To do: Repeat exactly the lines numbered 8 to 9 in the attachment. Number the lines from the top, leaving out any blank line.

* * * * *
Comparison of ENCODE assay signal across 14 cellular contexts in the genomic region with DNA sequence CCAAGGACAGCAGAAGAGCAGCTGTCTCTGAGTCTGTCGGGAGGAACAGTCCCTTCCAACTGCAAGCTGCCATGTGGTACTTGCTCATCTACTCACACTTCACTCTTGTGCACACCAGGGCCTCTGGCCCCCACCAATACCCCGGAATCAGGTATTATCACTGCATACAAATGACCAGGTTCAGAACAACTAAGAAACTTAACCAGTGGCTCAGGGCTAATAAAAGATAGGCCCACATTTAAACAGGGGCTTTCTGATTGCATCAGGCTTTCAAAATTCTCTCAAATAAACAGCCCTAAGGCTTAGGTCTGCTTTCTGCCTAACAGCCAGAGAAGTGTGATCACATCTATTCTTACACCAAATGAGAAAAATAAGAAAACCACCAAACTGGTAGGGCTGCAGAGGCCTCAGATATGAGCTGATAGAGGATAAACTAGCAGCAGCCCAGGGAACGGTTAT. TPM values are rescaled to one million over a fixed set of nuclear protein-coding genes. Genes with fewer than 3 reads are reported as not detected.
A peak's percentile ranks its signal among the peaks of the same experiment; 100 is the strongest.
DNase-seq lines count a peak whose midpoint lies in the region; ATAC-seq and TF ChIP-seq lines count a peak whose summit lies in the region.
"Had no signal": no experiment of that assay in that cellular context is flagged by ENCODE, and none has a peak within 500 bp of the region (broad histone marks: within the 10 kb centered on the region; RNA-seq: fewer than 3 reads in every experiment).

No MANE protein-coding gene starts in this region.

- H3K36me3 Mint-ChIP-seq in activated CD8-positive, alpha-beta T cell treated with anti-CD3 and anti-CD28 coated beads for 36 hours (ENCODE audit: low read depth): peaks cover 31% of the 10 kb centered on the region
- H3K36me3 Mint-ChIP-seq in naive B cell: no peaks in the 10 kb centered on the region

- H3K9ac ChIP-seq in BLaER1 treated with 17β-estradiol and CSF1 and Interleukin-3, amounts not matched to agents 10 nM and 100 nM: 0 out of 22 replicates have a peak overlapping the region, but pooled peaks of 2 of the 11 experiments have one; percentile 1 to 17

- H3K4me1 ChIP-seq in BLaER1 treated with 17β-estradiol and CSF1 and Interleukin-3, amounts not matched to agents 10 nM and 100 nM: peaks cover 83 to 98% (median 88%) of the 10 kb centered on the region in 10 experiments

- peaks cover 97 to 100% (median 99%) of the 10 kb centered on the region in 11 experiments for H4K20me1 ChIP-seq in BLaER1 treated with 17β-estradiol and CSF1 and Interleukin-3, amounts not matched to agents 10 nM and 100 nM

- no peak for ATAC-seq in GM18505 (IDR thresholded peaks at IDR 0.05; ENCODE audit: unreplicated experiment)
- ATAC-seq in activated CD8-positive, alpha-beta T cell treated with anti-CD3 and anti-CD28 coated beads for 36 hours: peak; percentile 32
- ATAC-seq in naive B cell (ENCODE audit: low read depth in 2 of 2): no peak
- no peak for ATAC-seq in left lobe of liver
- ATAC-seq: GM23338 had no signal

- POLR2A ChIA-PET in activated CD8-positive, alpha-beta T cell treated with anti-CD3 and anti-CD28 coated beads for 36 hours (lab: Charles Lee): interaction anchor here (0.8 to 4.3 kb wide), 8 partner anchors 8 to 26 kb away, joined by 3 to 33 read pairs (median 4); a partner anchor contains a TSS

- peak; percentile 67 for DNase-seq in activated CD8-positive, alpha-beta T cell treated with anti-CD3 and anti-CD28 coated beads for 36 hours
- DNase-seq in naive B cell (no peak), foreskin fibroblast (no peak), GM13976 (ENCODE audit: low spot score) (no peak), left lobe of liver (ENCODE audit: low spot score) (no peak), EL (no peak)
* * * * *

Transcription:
- H3K9ac ChIP-seq in BLaER1 treated with 17β-estradiol and CSF1 and Interleukin-3, amounts not matched to agents 10 nM and 100 nM: 0 out of 22 replicates have a peak overlapping the region, but pooled peaks of 2 of the 11 experiments have one; percentile 1 to 17

- H3K4me1 ChIP-seq in BLaER1 treated with 17β-estradiol and CSF1 and Interleukin-3, amounts not matched to agents 10 nM and 100 nM: peaks cover 83 to 98% (median 88%) of the 10 kb centered on the region in 10 experiments